Indiana Tour Samples Higher than 2009

August 17, 2010 03:06 PM
 
Indiana Tour Samples Higher than 2009

 

Far ahead of last year remains the rallying cry for scouts on the 2010 Pro Farmer Midwest Crop Tour as it closes out the Indiana numbers on the East Tour Tuesday night.

"The crop remains far more advanced than we’ve seen in the past tow years," says Roger Bernard, East Tour director. "Last year finding corn that was in that in the milk or dough stage was very common last year. This year, we only found one field that was in the dough stage. Most of it was denting.

"The beans pod counts are pretty good in Illinois."

The final numbers for Indiana, like Ohio, came in higher than 2009 numbers. The tour corn yield average in Indiana was 167.09, compared to 157.35 last year. Soybean pod counts in a 3’x3’ area came in at 1238.64 vs. 1194.92 in 2009.

Bernard, who started the day just northwest of Indianapolis on Tuesday morning and drove straight across into Illinois before angling down to the night’s stop in Bloomington, Ill., says he started to see more dryness in the fields as he came further into Illinois.

Bernard’s brother Mark serves as the East Tour agronomist. Every soybean field he sampled Tuesday morning had symptoms of SDS (sudden death syndrome), he says. "It’s not severe, but it’s certainly noticeable in every field we’ve been into," says East Tour agronomist Mark Benard. "Hopefully a lot of these fields are far enough advance that SDS won’t impact the final yields. Flat pods are a concern for me. Those may be the one’s that will take. A couple samples we pulled this morning are more on the flat side, because they were delayed in their planting."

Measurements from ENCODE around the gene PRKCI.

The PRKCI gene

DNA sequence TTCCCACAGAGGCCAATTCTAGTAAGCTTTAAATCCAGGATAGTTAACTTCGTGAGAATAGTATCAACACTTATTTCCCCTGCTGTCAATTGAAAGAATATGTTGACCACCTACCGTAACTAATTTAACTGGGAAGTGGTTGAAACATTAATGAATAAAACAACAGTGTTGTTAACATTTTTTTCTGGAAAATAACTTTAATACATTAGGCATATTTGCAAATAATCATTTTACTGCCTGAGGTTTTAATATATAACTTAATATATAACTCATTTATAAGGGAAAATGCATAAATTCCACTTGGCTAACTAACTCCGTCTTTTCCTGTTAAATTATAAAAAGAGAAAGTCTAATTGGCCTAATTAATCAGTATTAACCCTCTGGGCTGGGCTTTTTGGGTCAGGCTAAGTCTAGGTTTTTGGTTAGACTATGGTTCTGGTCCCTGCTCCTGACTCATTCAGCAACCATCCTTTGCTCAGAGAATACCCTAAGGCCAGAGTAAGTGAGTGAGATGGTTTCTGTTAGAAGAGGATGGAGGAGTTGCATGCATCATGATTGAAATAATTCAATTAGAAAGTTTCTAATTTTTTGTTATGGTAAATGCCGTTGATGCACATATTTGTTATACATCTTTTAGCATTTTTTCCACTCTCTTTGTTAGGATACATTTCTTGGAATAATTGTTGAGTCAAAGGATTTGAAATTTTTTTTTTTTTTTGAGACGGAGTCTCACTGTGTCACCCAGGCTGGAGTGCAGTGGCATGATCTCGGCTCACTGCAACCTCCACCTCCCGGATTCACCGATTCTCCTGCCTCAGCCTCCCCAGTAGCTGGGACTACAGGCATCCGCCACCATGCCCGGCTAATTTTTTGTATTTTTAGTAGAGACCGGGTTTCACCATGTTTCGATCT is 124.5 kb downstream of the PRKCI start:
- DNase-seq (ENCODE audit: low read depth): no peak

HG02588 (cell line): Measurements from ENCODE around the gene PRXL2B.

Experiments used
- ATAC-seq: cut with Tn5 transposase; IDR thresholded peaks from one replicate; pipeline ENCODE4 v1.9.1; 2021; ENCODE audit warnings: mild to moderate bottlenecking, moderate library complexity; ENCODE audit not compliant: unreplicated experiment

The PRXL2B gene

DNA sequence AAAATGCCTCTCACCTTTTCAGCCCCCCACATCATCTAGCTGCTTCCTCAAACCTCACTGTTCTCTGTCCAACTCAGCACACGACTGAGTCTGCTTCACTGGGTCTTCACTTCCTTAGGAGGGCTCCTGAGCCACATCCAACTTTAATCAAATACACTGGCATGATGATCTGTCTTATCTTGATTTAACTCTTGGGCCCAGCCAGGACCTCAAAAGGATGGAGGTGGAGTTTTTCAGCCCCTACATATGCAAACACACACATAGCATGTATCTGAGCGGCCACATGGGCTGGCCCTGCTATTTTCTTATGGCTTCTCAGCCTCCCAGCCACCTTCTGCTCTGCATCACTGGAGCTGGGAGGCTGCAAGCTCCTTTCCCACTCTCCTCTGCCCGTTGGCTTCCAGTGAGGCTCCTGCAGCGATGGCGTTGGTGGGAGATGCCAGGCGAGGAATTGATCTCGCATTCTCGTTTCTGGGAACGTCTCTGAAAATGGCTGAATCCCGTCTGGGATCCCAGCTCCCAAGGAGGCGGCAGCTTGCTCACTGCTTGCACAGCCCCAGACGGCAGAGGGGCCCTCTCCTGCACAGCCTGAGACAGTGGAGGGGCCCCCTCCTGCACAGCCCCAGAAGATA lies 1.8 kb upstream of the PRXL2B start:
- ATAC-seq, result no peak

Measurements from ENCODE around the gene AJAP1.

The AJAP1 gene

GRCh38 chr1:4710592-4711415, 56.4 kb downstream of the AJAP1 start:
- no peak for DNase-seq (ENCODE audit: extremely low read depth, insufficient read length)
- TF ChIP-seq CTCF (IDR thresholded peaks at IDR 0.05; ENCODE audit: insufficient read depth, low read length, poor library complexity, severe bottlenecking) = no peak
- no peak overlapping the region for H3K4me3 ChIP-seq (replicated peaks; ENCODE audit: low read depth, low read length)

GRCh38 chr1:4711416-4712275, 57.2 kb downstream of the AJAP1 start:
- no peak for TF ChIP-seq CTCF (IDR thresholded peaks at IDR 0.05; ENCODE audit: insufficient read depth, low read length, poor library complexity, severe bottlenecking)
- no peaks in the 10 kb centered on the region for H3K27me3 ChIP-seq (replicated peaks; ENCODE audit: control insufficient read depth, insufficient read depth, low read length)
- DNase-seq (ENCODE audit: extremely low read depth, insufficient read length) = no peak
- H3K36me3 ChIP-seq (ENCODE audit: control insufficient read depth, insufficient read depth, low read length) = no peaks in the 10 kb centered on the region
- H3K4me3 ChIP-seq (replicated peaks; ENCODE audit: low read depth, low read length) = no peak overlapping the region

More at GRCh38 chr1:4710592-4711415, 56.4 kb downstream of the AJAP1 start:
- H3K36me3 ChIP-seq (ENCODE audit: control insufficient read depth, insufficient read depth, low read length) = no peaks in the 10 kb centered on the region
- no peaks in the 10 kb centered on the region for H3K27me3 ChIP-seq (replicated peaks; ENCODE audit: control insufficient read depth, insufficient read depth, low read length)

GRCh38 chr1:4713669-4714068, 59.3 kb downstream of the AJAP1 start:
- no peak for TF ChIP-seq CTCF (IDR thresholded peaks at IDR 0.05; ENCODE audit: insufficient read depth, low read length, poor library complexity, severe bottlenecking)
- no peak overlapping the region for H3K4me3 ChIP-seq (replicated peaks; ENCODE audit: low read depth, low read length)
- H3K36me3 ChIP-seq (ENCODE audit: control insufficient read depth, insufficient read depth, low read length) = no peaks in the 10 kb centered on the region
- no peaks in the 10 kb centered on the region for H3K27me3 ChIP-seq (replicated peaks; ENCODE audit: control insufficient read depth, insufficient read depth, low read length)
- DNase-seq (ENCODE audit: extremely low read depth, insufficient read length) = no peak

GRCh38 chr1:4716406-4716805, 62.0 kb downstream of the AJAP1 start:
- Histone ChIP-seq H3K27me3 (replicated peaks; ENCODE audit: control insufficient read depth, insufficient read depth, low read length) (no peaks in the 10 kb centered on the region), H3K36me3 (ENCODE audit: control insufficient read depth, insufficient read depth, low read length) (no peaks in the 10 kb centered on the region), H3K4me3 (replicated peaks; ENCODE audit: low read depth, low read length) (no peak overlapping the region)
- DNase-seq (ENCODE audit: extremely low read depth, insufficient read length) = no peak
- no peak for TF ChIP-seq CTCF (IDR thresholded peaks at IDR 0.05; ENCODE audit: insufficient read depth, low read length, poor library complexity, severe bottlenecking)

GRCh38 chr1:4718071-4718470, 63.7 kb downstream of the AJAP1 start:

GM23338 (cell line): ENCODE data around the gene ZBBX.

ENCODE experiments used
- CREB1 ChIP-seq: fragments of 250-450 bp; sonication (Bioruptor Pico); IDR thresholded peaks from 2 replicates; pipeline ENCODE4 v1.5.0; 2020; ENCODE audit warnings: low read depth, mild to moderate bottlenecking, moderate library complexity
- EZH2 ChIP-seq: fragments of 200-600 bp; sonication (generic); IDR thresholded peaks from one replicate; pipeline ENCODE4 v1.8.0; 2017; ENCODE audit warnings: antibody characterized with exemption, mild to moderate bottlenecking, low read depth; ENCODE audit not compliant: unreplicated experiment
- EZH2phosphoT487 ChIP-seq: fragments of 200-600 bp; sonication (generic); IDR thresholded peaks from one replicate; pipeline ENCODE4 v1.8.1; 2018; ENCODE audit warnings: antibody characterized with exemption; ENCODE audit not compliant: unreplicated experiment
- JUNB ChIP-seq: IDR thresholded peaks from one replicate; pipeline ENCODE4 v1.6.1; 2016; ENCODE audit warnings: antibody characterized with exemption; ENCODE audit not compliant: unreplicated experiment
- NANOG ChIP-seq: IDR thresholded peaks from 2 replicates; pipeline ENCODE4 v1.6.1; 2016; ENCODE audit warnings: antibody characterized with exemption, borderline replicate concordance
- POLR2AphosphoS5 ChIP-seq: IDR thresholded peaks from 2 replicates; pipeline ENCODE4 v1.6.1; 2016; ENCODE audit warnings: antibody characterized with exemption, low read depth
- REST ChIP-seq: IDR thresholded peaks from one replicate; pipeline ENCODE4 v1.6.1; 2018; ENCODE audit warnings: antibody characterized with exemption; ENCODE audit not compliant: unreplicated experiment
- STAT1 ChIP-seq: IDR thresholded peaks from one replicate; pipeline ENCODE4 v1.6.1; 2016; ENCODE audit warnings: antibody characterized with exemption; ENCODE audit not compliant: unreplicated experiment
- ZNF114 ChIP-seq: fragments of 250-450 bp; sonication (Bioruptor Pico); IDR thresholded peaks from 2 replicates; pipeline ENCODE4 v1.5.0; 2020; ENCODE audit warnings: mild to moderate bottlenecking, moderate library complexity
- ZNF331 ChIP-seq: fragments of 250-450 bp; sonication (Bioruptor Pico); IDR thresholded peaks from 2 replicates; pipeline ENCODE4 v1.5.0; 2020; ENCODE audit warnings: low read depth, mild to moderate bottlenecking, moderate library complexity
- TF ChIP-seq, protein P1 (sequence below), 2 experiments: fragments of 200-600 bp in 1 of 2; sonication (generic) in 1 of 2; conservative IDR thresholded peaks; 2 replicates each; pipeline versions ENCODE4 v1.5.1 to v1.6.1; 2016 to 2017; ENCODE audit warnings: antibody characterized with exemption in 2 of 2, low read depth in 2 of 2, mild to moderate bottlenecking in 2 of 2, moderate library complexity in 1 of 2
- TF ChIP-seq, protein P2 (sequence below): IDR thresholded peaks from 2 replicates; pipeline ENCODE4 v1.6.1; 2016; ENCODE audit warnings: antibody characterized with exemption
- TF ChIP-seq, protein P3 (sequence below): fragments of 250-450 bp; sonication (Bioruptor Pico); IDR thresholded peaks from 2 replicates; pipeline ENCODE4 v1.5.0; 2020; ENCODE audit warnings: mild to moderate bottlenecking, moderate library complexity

Other scouts reported more instances of SDS as they moved west. Peter Meyer, a commodity trader with JP Morgan experienced that as they moved through the day.

On the corn side, Meyer says the fields looked very good from the road, but once in the fields he became disappointed in what he saw.

"From the road, the fields looked great. We went into the end rows and we passed plenty of 9-inch ears. But once we got in there, we had a hard time finding anything that was over 5.5 inches."

 Reports of some corn being harvested are coming from eastern Illinois and western Indiana. In western Illinois, the scout group led by Lou Arens, a commodity broker with PCI Advisory Services, pulled back to back corn samples that were already in black layer stage.  

 

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